Saturday, October 29, 2016

This Film Is Not Yet Rated (2006)

Note:  This review was originally posted to my Epinions account.

Everyone has probably heard of the Motion Picture Association of America, which usually just goes by MPAA. The MPAA is the agency that, among other things, assigns ratings to movies. Specifically, it has a board of people that meets to review movies and figure out how they should be rated. Have you ever stopped to wonder how those ratings are assigned?

The ratings system is designed to give people an idea of what’s in a movie. But, what makes a PG movie different from a G movie? What, exactly, differentiates an R from an NC-17? (Yes, the NC-17 is generally associated with porn, but there are plenty of R-rated movies with lots of sex in them.)

The trouble is that the members of the MPAA’s ratings board meet in secret and are unknown to the general public. Supposedly, they’re all parents of young children and are average, middle-class people. However, since we don’t know who they are, we have to take the MPAA’s word for it. That’s where the writer/director, Kirby Dick, comes in. He’s taken it upon himself to figure out who these people are and why they rate the way they do.

Mr. Dick makes a few interesting points. For instance, a rating of NC-17 can pretty much kill a movie, since it limits the options of said movie in terms of advertising options and distribution. Granted, theaters have the right to show what they want, but what if the NC-17 rating is given unfairly? As I asked before, why are some movies with sex scenes given an R while others are bumped up to an NC-17?

The movie does actually show which forms of sex are ‘acceptable’ for an R rating while everything else is considered non-mainstream. In a way, it gives the board the power to rewrite movies, essentially telling the writers that if they take out certain scenes, then can get a different rating. From what I understand, UHF could have gotten a G rating if the scene with the flying poodles had been taken out. In that case, “Weird Al” Yankovic refused to take the scene out, but there are some writers that don’t.

The movie is filled with interviews featuring all sorts of people, such as Matt Stone of South Park fame. Many of them explain how they were in a movie or tried to make a movie that the ratings board rated unfairly. I didn’t feel that any of it came off as whiny, but the movie did drive home the point. If anything, it was repetitive.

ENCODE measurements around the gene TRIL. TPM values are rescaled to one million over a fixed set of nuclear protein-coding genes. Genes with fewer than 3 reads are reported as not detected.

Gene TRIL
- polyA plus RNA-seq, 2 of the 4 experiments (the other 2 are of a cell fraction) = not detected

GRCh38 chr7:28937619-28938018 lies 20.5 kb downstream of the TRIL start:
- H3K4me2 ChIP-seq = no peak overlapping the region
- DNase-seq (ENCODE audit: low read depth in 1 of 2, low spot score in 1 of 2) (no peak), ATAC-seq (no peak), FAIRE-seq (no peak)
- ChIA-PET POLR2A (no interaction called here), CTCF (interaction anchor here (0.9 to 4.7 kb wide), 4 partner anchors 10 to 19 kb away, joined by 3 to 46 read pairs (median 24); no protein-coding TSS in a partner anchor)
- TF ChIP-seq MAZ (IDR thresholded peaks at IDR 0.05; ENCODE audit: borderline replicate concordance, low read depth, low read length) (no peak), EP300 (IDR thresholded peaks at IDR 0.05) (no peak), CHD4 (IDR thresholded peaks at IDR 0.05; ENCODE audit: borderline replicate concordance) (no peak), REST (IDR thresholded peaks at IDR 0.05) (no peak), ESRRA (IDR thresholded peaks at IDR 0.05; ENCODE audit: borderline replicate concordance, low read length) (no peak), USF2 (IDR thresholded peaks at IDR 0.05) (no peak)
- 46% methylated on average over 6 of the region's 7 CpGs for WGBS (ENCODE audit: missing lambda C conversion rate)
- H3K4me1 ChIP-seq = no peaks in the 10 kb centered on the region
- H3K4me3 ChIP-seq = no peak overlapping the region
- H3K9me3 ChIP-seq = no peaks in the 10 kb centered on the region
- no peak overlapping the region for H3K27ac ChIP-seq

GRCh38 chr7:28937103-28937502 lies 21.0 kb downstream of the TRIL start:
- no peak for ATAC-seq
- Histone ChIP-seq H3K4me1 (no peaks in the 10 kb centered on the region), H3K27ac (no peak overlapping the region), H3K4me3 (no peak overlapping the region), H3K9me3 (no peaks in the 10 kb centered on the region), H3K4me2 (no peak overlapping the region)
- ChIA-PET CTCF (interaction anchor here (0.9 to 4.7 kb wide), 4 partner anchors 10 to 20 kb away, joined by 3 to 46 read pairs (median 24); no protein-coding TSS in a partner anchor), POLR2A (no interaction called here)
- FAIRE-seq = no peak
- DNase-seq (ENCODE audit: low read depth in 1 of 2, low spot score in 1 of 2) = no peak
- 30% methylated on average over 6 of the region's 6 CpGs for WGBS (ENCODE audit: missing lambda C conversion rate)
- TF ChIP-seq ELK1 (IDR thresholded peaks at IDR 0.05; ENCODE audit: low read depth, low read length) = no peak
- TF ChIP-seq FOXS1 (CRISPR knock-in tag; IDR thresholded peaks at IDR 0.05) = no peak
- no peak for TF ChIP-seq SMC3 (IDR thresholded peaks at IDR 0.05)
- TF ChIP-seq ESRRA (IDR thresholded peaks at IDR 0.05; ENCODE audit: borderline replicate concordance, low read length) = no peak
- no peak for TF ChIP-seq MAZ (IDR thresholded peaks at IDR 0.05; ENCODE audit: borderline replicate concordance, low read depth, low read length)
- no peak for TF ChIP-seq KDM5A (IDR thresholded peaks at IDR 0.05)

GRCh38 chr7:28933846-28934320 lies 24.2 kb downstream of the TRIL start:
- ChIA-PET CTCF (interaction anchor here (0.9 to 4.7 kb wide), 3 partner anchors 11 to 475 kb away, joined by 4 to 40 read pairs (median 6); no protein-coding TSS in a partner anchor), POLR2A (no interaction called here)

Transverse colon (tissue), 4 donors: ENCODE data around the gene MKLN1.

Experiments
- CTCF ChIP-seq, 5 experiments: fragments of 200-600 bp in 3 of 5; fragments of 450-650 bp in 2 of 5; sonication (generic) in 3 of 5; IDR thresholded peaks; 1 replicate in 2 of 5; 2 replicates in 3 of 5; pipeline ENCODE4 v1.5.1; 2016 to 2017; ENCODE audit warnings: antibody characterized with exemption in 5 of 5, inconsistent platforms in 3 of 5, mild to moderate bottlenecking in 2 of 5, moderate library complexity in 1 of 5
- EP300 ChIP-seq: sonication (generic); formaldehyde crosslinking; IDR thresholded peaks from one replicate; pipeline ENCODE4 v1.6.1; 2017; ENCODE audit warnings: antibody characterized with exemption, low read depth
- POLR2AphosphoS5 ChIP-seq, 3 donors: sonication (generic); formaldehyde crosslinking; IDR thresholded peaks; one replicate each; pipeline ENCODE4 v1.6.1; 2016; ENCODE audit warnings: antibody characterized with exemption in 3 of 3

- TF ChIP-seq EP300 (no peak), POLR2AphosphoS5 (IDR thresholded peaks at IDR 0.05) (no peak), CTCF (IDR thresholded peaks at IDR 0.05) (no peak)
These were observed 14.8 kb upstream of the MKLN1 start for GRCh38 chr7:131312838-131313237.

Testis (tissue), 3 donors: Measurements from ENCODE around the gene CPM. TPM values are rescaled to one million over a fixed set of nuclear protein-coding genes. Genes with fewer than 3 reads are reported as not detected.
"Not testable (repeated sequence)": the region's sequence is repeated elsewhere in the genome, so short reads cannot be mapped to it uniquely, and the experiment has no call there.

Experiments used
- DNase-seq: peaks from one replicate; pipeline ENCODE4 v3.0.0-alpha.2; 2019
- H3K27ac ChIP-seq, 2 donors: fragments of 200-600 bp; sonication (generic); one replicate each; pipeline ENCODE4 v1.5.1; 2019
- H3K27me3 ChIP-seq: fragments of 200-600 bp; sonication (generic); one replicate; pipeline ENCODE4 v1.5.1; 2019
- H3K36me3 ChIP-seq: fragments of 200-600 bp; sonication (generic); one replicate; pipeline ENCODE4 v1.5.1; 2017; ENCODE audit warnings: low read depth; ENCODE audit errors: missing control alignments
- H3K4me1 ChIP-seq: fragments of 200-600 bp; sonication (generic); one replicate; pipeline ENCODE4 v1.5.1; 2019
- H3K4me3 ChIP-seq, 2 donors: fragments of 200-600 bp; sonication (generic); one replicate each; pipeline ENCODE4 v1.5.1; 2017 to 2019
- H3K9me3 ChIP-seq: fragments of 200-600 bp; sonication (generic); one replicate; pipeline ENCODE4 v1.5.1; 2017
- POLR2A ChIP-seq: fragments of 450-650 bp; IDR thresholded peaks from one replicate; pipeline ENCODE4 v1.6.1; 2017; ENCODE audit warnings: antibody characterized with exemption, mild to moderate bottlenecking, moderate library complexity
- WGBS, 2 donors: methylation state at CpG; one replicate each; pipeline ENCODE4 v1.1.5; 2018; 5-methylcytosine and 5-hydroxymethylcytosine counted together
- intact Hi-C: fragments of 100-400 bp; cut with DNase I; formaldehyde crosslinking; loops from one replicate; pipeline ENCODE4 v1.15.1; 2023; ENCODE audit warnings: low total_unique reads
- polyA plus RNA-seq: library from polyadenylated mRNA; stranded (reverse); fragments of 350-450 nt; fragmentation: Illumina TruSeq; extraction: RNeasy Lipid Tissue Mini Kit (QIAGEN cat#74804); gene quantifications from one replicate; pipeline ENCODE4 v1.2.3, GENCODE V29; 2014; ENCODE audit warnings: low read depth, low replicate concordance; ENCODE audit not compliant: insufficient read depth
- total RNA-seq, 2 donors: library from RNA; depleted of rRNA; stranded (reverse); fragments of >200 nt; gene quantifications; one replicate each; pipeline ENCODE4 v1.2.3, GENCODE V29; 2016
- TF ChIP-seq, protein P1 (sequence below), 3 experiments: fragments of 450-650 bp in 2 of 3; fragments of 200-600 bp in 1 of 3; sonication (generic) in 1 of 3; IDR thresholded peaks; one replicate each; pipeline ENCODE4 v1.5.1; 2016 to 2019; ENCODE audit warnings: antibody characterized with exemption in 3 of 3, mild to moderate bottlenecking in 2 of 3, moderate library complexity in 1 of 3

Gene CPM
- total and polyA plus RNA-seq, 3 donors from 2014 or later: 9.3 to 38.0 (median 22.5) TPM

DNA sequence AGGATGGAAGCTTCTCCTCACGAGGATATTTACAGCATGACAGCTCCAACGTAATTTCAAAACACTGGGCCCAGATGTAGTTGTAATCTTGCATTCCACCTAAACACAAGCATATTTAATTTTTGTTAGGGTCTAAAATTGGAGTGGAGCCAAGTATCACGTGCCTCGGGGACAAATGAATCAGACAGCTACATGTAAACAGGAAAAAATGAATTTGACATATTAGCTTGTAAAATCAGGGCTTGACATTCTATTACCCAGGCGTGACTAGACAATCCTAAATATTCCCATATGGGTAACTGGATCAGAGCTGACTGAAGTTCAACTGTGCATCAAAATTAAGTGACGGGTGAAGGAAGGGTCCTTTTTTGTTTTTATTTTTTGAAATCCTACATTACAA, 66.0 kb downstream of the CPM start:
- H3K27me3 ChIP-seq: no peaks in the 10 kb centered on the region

Mr. Dick also decided to hire a private investigator to find out the identities of the board members, which I felt was also drawn out. I can see showing the identities of one or two, but he shows the investigator exposing all of them. He uses the information to show how the board members aren’t necessarily what the MPAA says they are. It would have been fine to feature how he got one or two and give all the names. It basically came across as filler.

Speaking of filler, the movie also has footage (most of it reenacted) on how the movie got its own rating of NC-17. This is due mostly to the movie featuring a lot of sex scenes. (It tries to show how violence is more acceptable that sex.) It reminded me of a scene in the Simpsons where Marge’s sisters are showing a slide show of a recent trip, which ends in the sisters dropping off the film to be developed. (By putting in that footage, doesn’t the film have to be resubmitted?)

The ratings are supposed to reflect society’s standards, but that may not always be the case. The main point of the movie is that the MPAA is a bit biased. There are no movie professionals on the board. There are no single people. It doesn’t seem that the board is a very diverse group. It’s also difficult to get an appeal. If you want a new rating, you have to cut stuff.

It was a good movie worthy of four stars, but seemed a bit long at 90 minutes. It’s still worth watching. 


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